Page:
Assessment of two feeds on survival, proximate composition, and amino acid carbon isotope discrimination in hatchery-reared Chinook salmon
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Assessment of two feeds on survival, proximate composition, and amino acid carbon isotope discrimination in hatchery-reared Chinook salmon

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  • Journal Title:
    Fisheries Research
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    Chinook salmon (Oncoryhnchus tshawytscha) populations along the North Pacific coast have declined dramatically in recent decades. Hatchery-based experimental diet studies have the potential to inform Chinook salmon aquaculture practices, aid in stock enhancement, and determine species-specific parameters which can be applied to studies of wild fish. We fed hatchery-reared juvenile Chinook salmon two diets -- a fishmeal-based diet (BioVita™) and an alternative diet (BioClark’s™) made partially from terrestrially derived protein. We measured a suite of fish survival, growth, and nutritional performance metrics to determine if the diets had differing effects on fish development. We also determined amino acid 13C trophic discrimination factors (TDFs) between diet and tissue for liver, muscle, and whole body homogenate. We found no difference in freshwater survival, marine survival, or proximate composition between fish from the two diet treatments. Within the amino acid 13C TDFs, we found that the essential amino acids phenylalanine, leucine, and isoleucine had no isotopic discrimination between diet and any of the Chinook salmon tissues analyzed, making those amino acids the best candidates for determining nutrient and carbon sources in wild fish. This is the first time amino acid 13C TDFs have been determined for a Pacific salmon species, thus contributing a critical step in understanding the implications of any future research conducted on amino acid isotopic biogeochemistry and carbon source dynamics in these coastal-oceanic species. Additionally, these results show that the alternative terrestrially derived feed may be as effective in rearing juvenile Chinook salmon as the more expensive fishmeal-based feed.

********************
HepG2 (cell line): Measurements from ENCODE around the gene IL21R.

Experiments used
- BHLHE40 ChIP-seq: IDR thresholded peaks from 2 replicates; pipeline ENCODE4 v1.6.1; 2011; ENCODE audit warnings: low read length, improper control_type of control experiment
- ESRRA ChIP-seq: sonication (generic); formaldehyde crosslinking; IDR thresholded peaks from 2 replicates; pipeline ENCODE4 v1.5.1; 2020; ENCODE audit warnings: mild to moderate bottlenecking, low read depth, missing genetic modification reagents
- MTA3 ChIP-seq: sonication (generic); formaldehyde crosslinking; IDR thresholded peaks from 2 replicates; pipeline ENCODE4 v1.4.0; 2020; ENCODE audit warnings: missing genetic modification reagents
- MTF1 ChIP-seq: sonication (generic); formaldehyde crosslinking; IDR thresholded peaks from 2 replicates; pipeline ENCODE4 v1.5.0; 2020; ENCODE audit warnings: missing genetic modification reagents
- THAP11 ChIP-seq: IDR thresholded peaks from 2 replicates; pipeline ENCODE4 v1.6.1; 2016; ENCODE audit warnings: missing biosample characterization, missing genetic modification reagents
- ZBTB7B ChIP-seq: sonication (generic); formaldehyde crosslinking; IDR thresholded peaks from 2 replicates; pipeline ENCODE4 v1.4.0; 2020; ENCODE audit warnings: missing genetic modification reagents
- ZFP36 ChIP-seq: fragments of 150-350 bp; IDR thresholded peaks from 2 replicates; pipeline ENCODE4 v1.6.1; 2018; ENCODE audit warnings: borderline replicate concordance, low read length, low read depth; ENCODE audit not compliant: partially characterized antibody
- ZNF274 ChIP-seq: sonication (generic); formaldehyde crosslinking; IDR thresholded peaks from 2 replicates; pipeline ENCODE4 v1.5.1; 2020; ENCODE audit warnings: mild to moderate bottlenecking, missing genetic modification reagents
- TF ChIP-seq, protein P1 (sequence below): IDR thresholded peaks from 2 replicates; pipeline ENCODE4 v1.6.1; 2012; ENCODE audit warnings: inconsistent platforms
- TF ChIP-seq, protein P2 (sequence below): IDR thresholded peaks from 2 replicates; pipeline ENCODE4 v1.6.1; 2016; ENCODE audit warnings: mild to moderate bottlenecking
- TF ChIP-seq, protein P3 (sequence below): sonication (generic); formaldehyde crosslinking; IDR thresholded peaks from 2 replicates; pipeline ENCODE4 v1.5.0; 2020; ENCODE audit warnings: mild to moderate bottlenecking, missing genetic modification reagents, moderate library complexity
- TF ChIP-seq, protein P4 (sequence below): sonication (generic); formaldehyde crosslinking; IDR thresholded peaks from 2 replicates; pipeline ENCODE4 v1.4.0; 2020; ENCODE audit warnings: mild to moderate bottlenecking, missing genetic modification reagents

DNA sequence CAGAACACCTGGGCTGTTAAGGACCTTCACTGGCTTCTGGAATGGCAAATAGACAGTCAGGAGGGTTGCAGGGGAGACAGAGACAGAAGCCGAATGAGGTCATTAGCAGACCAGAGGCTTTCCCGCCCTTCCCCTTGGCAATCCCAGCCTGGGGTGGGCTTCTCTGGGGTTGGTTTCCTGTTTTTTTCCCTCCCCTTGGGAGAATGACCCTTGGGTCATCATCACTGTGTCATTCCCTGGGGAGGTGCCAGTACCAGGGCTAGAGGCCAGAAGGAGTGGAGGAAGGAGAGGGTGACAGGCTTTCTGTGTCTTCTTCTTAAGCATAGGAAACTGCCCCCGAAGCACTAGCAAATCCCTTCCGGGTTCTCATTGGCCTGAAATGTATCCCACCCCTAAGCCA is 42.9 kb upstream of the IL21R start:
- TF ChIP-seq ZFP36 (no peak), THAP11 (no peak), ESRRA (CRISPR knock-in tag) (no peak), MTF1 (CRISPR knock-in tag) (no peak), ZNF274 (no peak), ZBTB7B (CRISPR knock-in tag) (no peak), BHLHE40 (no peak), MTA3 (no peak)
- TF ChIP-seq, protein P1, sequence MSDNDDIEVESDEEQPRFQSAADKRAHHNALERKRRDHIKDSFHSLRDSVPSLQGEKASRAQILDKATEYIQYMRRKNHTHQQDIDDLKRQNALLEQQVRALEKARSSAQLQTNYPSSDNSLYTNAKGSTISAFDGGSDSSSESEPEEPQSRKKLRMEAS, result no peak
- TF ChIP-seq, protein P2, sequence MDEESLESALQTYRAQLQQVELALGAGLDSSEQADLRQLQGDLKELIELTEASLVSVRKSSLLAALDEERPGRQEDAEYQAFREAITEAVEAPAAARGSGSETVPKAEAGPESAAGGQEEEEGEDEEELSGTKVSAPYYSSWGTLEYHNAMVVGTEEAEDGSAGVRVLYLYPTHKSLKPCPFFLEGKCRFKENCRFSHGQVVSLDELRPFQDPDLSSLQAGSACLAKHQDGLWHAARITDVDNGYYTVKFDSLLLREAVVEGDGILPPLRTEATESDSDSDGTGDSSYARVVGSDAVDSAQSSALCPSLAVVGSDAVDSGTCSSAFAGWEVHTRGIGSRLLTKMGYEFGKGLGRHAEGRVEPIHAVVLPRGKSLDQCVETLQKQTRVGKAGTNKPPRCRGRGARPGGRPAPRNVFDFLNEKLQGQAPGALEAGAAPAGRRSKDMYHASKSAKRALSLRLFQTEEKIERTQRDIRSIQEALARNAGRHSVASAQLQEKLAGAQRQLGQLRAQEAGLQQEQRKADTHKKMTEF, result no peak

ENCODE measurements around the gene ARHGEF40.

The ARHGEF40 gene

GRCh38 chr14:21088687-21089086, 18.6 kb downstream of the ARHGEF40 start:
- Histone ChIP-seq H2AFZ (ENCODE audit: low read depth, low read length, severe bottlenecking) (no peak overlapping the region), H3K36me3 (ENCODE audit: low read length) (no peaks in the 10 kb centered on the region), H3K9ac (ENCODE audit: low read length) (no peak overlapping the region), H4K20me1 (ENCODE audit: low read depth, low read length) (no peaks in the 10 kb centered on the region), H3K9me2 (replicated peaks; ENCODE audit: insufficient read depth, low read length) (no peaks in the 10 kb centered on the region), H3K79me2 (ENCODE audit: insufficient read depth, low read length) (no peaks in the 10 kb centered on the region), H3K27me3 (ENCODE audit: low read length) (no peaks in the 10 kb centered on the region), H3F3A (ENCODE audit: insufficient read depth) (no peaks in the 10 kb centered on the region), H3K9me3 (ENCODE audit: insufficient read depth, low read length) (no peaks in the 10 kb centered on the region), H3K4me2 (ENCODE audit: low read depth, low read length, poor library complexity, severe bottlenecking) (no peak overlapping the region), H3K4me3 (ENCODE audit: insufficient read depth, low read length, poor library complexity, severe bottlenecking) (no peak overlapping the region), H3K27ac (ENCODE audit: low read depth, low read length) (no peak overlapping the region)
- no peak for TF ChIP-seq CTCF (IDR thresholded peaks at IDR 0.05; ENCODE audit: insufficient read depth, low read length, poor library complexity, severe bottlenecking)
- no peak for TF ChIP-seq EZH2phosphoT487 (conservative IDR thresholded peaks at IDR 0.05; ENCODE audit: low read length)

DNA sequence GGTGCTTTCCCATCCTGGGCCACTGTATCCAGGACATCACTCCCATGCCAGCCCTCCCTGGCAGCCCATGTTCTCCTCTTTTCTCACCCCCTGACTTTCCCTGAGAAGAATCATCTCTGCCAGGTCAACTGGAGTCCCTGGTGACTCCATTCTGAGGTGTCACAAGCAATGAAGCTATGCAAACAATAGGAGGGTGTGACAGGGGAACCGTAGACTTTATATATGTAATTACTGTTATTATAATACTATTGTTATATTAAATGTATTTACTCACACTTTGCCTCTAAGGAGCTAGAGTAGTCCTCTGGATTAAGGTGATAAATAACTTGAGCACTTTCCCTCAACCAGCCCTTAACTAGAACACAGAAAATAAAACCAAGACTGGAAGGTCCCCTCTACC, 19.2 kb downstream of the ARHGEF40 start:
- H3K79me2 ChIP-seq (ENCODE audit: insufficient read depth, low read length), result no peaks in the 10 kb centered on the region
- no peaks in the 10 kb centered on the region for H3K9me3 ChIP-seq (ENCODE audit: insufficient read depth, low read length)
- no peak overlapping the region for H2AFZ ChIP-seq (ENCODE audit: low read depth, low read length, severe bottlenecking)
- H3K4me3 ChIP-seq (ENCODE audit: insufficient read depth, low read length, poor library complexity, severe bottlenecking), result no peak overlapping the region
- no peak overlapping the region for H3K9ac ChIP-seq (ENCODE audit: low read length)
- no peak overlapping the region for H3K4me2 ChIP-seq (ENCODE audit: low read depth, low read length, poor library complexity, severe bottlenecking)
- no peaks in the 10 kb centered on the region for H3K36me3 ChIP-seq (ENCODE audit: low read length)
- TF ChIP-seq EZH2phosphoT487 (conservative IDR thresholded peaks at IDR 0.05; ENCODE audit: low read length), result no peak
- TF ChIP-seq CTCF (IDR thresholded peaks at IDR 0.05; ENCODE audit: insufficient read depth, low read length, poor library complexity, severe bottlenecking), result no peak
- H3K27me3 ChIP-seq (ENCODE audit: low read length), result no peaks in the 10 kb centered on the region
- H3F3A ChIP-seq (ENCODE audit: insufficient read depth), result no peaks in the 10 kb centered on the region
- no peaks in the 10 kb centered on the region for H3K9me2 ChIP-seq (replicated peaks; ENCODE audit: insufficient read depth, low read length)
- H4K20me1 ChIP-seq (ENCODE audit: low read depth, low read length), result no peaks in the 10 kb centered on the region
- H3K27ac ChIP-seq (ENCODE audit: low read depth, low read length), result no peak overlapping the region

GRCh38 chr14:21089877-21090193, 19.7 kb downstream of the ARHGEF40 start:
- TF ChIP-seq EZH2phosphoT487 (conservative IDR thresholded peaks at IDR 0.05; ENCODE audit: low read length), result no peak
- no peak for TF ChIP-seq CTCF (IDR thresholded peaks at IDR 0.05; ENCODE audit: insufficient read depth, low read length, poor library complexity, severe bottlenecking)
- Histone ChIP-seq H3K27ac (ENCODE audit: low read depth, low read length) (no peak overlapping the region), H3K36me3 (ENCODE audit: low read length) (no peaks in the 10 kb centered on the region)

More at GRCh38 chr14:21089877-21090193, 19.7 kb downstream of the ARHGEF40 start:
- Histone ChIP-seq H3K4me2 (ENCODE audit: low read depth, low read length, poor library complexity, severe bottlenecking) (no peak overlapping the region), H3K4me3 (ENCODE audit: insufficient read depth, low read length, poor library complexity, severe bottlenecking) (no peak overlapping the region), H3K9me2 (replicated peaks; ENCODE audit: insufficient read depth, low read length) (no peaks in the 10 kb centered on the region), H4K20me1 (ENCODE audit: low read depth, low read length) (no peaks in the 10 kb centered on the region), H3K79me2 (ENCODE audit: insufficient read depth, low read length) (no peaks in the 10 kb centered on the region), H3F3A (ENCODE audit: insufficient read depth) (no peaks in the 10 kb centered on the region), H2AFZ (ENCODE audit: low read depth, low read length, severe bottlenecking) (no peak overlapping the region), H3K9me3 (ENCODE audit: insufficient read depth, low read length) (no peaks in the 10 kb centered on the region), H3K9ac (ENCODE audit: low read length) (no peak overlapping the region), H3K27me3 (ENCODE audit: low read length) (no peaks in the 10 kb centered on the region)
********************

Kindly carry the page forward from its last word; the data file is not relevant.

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    Fisheries Research, 219
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